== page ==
A “guiding opinion” document on “high quality development” in the steel industry has suggested the sector should target peak carbon emissions “by 2030”, rather than “before 2025” as floated last March.
The document was released on 7 February by three central government ministries. The revised date reflects signals from the top for China to decarbonise in a gradual and steady manner. These were issued most strongly in December 2021 when President Xi called for “the correct understanding of carbon peaking and carbon neutrality… Decarbonisation should be carried out steadfastly – but not achieved with one stroke.”
China produces over half of the world’s steel. The sector is the second largest carbon emitter in the country, after the power sector. Until 2021, the industry had seen unwieldy and seemingly unstoppable growth, propelled by domestic demand from the construction industry, as well as surplus production capacity. Previous attempts to limit capacity and control production have had limited success. However, last year saw the first decline in annual steel output in six years.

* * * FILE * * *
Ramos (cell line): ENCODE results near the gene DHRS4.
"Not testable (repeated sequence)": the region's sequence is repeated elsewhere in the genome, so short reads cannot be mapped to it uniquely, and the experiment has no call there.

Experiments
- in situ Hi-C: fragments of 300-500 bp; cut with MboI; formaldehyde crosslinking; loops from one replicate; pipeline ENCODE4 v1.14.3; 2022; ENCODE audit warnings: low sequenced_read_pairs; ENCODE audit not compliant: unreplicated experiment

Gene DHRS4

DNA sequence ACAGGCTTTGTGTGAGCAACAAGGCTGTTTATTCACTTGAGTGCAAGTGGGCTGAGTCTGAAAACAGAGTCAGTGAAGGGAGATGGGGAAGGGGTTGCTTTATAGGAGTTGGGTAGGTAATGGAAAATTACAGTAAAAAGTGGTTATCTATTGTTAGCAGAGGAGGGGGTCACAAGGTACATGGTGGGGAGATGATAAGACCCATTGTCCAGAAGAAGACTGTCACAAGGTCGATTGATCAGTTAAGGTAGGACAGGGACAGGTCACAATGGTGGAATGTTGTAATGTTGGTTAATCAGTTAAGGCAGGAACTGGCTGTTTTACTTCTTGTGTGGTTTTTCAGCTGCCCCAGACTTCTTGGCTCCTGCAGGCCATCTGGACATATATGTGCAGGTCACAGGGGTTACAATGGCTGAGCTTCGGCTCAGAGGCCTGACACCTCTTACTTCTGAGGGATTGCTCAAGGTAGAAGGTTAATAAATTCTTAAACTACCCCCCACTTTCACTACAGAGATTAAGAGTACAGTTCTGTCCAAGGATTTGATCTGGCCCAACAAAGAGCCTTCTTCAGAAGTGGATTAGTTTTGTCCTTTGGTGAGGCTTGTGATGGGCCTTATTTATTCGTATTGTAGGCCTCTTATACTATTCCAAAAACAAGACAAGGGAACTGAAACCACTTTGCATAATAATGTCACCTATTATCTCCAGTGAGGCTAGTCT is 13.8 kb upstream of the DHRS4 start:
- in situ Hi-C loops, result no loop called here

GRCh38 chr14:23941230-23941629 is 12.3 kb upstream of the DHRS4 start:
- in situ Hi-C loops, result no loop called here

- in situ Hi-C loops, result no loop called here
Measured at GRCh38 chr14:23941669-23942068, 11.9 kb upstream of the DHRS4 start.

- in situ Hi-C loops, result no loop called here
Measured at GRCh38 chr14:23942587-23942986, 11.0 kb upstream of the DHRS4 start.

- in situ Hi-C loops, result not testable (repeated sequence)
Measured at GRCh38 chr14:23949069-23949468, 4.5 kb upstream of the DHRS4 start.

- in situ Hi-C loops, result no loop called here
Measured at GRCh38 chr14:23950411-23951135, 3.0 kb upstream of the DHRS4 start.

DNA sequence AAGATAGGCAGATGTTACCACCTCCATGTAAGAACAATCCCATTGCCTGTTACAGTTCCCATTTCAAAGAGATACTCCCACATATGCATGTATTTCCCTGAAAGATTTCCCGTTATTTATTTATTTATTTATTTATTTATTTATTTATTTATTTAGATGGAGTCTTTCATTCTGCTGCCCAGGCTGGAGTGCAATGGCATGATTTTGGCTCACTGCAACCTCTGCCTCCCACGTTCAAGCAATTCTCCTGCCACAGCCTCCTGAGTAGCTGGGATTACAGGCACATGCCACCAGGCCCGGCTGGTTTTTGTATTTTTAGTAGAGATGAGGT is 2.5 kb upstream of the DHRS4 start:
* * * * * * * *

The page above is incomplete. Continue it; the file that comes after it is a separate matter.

Decarbonisation in the steel industry is complex. Smelting requires intense heat and large amounts of electricity, both of which have traditionally been supplied by burning coal.
The new guiding opinion calls for increasing efficiency and reducing emissions, as well as ensuring at least 15% of crude steel is produced by electric arc furnaces (using scraps) by 2025. A recent report by Global Energy Monitor shows that, to date, there has been little progress in increasing the share of electric arc furnaces. The guiding opinion also “strictly forbids” adding new steelmaking capacity.